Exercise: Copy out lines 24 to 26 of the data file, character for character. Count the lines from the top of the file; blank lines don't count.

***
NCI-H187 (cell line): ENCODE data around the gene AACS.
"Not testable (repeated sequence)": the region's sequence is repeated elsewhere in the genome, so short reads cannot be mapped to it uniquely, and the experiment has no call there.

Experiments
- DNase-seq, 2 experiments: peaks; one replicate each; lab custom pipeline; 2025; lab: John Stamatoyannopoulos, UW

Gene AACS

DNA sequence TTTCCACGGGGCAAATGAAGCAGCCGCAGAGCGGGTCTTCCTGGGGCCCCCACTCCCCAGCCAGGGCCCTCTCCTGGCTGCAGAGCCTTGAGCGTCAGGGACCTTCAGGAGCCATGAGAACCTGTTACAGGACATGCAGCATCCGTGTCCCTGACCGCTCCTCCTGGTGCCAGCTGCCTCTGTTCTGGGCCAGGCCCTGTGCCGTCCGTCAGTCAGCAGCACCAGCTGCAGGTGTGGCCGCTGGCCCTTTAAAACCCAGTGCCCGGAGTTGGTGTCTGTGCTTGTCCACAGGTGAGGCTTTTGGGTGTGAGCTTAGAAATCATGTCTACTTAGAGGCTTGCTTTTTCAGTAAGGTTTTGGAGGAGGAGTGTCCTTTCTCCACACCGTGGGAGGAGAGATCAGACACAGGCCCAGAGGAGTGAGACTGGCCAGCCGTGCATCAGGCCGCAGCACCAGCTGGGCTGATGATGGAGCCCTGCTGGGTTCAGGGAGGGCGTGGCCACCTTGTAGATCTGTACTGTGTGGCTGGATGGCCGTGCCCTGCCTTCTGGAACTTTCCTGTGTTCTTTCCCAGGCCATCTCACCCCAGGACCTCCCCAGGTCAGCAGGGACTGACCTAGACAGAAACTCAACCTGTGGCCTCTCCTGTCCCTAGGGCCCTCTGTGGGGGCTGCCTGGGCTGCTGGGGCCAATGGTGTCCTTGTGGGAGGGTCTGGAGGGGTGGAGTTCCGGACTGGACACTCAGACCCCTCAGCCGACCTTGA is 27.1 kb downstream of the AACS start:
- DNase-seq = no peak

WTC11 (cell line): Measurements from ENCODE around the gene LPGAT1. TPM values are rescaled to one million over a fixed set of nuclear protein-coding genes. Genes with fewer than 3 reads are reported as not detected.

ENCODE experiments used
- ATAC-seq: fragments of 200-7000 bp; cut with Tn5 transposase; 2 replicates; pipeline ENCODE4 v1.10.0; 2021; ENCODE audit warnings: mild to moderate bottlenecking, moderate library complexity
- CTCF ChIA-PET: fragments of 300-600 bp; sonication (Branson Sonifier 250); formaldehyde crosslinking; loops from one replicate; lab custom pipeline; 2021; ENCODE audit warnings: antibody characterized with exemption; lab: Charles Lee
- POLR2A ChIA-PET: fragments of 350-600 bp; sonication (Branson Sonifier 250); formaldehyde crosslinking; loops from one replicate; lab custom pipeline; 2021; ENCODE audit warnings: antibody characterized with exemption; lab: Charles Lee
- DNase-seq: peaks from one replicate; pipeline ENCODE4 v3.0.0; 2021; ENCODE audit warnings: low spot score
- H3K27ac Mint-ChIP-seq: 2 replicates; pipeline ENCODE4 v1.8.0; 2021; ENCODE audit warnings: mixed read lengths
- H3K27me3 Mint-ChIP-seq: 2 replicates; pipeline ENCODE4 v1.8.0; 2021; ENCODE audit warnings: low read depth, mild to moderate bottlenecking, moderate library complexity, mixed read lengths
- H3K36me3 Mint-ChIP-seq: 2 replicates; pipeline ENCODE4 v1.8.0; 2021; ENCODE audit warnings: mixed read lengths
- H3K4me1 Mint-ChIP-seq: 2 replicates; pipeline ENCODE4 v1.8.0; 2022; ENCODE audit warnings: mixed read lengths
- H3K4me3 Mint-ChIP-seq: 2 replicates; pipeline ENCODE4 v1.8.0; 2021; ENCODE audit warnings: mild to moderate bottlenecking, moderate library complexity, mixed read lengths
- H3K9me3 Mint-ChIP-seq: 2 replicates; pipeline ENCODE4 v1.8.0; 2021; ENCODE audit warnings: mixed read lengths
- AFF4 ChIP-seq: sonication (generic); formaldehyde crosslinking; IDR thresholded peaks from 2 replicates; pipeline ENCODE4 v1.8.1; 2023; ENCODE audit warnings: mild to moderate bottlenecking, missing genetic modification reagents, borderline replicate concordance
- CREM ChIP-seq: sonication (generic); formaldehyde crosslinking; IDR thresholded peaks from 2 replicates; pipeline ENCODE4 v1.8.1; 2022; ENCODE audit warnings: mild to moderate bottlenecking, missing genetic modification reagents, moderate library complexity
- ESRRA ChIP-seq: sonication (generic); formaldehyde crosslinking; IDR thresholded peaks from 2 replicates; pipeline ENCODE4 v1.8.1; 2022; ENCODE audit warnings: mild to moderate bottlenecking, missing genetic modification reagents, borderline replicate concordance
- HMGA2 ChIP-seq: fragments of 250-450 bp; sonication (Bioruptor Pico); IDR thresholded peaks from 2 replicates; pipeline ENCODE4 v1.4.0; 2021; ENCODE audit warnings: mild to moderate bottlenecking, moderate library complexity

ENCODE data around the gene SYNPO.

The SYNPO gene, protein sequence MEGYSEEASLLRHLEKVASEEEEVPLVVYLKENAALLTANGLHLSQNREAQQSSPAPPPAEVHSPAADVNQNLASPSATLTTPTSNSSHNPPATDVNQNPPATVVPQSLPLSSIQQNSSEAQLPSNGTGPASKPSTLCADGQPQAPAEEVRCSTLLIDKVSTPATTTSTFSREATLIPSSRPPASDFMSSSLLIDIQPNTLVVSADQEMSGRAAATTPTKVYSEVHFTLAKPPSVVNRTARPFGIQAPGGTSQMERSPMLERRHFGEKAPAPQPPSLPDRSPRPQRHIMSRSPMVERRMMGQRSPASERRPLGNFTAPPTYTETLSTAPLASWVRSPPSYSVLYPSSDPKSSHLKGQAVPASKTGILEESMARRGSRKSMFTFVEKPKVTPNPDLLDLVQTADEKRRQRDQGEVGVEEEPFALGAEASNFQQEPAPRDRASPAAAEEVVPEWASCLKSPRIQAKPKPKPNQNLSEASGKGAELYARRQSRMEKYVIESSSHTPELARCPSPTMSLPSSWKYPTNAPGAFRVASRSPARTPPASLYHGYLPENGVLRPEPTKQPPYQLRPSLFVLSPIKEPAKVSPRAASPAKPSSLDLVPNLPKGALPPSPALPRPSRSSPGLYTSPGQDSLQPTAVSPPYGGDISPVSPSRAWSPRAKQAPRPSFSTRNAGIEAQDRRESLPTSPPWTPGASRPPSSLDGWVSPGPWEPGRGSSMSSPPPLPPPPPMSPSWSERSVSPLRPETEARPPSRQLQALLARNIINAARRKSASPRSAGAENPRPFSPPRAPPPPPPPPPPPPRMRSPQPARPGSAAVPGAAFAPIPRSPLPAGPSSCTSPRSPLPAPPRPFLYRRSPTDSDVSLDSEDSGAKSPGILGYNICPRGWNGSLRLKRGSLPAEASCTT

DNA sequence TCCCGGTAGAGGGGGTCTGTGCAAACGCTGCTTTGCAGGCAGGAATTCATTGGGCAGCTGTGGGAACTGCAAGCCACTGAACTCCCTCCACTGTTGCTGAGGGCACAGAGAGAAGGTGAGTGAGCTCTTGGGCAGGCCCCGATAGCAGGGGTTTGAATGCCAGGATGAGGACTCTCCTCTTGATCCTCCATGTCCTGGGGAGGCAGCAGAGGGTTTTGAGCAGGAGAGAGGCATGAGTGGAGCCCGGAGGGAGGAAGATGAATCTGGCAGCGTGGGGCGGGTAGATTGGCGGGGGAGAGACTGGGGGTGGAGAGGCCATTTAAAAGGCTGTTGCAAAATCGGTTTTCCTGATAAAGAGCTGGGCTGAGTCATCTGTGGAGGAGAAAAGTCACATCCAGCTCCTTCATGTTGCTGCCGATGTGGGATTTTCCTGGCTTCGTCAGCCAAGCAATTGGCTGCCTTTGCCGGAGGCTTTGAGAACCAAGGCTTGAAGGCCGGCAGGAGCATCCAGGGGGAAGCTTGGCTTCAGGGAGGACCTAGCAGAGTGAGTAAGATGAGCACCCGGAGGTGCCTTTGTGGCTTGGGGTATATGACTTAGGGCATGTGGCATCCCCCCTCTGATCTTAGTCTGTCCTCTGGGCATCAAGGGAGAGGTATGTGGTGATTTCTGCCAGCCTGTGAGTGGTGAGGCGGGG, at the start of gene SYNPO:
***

ENCODE data around the gene SYNPO.

The SYNPO gene, protein sequence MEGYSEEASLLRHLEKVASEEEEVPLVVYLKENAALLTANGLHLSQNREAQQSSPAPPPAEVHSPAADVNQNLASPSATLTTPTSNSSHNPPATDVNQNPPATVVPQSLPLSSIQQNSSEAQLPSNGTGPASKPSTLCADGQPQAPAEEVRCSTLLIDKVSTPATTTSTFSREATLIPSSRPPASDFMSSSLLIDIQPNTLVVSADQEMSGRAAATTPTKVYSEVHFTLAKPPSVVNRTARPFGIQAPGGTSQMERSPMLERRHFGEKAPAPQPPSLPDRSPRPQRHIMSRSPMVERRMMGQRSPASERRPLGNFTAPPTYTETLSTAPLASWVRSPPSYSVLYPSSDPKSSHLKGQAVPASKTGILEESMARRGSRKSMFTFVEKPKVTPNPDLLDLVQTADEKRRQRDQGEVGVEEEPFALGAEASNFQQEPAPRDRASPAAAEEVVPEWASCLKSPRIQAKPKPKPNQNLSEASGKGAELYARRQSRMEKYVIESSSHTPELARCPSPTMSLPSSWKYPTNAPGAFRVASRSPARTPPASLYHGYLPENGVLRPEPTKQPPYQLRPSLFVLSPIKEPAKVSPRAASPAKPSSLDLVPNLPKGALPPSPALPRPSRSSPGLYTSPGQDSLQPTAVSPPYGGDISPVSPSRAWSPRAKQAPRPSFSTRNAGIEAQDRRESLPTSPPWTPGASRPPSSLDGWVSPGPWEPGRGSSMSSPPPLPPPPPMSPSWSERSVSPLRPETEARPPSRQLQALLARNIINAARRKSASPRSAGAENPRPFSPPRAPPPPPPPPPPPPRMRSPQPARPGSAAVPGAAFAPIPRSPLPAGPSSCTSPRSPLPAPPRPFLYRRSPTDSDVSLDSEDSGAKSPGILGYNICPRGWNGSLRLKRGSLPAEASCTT

DNA sequence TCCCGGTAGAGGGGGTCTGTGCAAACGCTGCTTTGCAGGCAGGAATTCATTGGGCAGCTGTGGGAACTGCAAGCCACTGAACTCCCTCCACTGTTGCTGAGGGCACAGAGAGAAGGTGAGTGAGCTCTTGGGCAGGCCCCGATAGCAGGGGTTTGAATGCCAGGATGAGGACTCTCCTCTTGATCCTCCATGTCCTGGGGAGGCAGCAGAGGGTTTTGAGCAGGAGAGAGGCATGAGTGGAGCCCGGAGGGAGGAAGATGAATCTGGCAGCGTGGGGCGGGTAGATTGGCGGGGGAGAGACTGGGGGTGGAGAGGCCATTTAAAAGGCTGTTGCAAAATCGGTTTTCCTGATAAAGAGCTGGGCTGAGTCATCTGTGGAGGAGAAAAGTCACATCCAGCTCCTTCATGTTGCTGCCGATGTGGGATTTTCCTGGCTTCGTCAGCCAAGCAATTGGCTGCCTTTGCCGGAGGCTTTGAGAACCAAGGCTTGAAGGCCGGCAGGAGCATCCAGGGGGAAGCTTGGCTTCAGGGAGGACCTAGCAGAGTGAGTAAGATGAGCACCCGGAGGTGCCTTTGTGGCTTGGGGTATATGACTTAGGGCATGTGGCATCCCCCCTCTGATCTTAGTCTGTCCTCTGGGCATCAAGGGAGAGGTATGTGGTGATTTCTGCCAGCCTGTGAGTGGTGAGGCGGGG, at the start of gene SYNPO: